Volume 93, Number 4, February 2011
|Number of page(s)||6|
|Published online||22 February 2011|
Impact of link deletions on public cooperation in scale-free networks
College of Physics and Technology, Guangxi Normal University - Guilin, Guangxi, China
2 School of Electrical, Computer and Energy Engineering, Arizona State University - Tempe, AZ, USA
3 Department of Modern Physics, University of Science and Technology of China - Hefei, China
4 Department of Physics, Faculty of Natural Sciences and Mathematics, University of Maribor - Maribor, Slovenia, EU
5 Department of Physics, Arizona State University - Tempe, AZ, USA
6 Research Center for Complex System Science, University of Shanghai for Science and Technology - Shanghai, China
7 Shanghai Academy of System Science - Shanghai, China
Accepted: 24 January 2011
Working together in groups may be beneficial if compared to isolated efforts. Yet this is true only if all group members contribute to the success. If not, group efforts may act detrimentally on the fitness of their members. Here we study the evolution of cooperation in public-goods games on scale-free networks that are subject to deletion of links connected to the highest-degree individuals, i.e., on network that are under attack. We focus on the case where all groups a player belongs to are considered for the determination of payoffs; the so-called multi-group public-goods games. We find that the effect of link deletions on the evolution of cooperation is predominantly detrimental, although there exist regions of the multiplication factor where the existence of an “optimal” number of removed links for the deterioration of cooperation can also be demonstrated. The findings are explained by means of wealth distributions and analytical approximations, confirming that socially diverse states are crucial for the successful evolution of cooperation.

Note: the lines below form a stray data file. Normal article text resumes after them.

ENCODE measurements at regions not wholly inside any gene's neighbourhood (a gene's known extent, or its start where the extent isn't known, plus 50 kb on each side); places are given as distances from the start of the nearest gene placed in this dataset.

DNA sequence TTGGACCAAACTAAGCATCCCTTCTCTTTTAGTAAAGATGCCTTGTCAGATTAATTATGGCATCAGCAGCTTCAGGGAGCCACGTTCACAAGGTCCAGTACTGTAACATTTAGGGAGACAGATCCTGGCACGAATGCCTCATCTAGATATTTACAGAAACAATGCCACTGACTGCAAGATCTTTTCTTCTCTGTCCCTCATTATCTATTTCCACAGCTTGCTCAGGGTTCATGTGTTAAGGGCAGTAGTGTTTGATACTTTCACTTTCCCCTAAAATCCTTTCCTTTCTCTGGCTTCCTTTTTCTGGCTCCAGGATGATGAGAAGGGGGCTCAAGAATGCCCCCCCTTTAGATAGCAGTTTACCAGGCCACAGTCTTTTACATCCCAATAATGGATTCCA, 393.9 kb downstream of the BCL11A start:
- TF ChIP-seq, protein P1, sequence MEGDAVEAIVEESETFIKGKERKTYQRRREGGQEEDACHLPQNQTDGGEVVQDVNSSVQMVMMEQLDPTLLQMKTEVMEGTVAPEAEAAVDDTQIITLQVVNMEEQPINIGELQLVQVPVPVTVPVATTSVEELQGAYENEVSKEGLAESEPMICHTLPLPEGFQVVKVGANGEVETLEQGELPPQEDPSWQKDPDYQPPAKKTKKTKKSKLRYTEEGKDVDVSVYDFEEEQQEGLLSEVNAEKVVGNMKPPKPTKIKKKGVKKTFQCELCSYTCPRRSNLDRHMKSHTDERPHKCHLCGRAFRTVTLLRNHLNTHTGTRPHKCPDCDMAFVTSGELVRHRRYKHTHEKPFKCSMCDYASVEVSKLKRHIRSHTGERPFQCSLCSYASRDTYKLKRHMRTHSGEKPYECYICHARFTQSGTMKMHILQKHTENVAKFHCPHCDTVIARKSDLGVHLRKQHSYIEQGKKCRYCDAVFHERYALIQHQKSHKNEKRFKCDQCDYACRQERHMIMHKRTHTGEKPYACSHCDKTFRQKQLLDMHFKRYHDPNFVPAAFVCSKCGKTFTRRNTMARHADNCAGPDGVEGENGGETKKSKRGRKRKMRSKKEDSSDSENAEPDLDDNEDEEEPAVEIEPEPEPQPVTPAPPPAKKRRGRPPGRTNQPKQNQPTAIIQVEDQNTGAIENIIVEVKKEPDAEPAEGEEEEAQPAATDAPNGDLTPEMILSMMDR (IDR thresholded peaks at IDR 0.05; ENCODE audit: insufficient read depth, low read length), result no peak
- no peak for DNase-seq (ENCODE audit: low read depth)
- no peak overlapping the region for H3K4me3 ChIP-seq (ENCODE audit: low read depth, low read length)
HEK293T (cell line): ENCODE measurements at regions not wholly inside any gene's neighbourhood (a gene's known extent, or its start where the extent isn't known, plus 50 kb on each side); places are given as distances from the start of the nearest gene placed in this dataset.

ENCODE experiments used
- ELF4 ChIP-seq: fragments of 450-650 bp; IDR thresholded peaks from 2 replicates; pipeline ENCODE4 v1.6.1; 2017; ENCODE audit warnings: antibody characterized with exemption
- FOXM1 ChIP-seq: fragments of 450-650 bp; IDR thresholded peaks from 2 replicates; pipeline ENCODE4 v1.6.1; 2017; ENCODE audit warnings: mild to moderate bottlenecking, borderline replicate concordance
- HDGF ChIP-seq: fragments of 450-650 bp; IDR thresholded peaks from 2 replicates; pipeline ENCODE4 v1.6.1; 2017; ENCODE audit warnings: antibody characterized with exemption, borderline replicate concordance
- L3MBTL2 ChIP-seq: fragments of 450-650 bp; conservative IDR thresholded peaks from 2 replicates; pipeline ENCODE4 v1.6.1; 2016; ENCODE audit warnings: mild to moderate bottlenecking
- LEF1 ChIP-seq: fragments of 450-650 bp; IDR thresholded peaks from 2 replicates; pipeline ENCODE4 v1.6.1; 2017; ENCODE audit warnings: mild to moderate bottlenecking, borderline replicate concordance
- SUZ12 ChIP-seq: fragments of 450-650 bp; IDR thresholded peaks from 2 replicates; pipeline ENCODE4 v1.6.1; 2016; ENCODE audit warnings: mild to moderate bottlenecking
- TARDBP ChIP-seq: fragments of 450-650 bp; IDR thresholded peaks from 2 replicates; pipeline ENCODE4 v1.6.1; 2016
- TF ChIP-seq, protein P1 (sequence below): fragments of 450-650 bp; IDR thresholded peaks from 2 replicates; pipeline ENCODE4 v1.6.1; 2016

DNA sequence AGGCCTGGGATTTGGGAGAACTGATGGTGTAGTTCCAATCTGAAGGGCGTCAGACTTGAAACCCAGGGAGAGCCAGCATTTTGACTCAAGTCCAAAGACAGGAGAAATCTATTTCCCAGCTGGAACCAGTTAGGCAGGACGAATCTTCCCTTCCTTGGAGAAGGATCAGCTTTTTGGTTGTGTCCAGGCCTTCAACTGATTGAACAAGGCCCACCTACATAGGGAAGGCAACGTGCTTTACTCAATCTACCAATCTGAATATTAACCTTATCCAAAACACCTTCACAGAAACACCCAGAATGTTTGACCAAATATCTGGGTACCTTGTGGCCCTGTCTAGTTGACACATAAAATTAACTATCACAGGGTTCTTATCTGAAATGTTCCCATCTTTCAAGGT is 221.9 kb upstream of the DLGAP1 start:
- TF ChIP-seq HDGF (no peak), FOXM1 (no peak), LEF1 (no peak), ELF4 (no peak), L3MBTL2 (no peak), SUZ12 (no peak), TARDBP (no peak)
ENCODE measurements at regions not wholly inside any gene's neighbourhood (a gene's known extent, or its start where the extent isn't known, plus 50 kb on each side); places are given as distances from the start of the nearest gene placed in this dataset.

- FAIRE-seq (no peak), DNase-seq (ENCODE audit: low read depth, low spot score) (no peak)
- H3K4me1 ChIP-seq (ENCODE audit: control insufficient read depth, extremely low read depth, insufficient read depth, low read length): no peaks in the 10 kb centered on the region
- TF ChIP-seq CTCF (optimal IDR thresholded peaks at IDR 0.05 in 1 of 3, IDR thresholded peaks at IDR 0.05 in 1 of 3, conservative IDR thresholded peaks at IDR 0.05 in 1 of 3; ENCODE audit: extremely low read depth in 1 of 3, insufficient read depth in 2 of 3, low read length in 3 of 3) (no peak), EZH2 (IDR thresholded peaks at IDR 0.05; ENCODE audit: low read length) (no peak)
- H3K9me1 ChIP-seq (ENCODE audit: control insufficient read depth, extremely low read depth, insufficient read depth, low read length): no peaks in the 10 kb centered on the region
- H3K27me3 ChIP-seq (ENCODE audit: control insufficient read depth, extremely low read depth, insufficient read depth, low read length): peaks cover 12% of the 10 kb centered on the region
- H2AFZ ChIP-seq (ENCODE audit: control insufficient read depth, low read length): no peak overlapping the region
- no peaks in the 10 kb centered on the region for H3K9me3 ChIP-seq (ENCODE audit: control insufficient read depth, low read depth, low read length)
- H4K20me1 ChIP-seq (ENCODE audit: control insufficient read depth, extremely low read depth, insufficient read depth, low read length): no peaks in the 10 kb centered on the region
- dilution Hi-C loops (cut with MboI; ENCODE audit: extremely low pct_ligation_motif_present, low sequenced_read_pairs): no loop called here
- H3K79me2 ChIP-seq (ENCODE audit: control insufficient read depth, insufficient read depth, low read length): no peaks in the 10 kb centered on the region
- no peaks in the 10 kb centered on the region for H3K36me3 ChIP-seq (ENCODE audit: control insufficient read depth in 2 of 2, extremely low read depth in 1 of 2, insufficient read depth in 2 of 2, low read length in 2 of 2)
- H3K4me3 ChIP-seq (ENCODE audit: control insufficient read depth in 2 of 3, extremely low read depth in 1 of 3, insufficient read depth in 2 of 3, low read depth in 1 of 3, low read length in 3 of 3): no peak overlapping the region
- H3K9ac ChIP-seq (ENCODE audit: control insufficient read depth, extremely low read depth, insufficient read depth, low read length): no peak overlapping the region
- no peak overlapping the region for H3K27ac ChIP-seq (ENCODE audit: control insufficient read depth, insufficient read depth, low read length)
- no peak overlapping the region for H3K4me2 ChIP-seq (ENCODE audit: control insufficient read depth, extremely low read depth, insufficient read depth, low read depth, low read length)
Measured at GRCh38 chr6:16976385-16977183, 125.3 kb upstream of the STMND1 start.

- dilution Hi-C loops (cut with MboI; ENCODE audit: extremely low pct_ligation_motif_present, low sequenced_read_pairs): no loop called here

PACS: 02.50.Le – Decision theory and game theory / 89.75.Hc – Networks and genealogical trees / 87.23.Ge – Dynamics of social systems
© EPLA, 2011
Current usage metrics show cumulative count of Article Views (full-text article views including HTML views, PDF and ePub downloads, according to the available data) and Abstracts Views on Vision4Press platform.
Data correspond to usage on the plateform after 2015. The current usage metrics is available 48-96 hours after online publication and is updated daily on week days.
Initial download of the metrics may take a while.